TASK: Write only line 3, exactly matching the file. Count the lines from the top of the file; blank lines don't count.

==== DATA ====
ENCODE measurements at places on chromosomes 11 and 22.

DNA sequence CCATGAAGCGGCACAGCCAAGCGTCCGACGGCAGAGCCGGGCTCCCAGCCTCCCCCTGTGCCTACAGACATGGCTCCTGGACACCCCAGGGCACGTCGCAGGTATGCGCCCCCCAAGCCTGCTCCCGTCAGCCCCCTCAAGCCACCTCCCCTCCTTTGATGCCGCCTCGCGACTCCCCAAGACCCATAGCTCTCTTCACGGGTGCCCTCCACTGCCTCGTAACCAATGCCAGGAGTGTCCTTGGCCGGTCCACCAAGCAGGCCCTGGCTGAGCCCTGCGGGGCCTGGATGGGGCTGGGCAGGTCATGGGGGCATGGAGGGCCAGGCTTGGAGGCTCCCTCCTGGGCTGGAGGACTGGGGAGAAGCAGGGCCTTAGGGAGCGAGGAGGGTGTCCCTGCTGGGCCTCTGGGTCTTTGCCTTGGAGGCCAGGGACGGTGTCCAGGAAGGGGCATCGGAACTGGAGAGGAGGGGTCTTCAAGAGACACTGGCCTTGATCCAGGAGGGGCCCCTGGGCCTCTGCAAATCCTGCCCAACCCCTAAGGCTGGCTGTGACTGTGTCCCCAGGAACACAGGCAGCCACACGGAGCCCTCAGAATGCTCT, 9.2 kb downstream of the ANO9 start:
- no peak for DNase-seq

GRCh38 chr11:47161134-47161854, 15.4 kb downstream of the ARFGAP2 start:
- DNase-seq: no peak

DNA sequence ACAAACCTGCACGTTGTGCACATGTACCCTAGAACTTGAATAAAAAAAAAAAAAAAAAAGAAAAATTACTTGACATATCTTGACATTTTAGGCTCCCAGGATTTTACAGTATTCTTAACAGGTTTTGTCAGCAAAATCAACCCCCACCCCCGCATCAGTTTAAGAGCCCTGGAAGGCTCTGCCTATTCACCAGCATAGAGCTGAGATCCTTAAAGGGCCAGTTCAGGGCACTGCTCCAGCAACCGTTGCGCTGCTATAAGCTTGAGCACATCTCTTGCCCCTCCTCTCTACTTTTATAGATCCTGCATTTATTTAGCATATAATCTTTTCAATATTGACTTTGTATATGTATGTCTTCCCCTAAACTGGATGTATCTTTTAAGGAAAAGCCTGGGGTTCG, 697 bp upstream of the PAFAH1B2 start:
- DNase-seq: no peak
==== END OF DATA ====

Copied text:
- no peak for DNase-seq